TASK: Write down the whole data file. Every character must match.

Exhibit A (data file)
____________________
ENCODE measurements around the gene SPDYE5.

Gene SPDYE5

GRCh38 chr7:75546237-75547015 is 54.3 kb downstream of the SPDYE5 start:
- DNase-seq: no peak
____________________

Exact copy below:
ENCODE measurements around the gene SPDYE5.

Gene SPDYE5

GRCh38 chr7:75546237-75547015 is 54.3 kb downstream of the SPDYE5 start:
- DNase-seq: no peak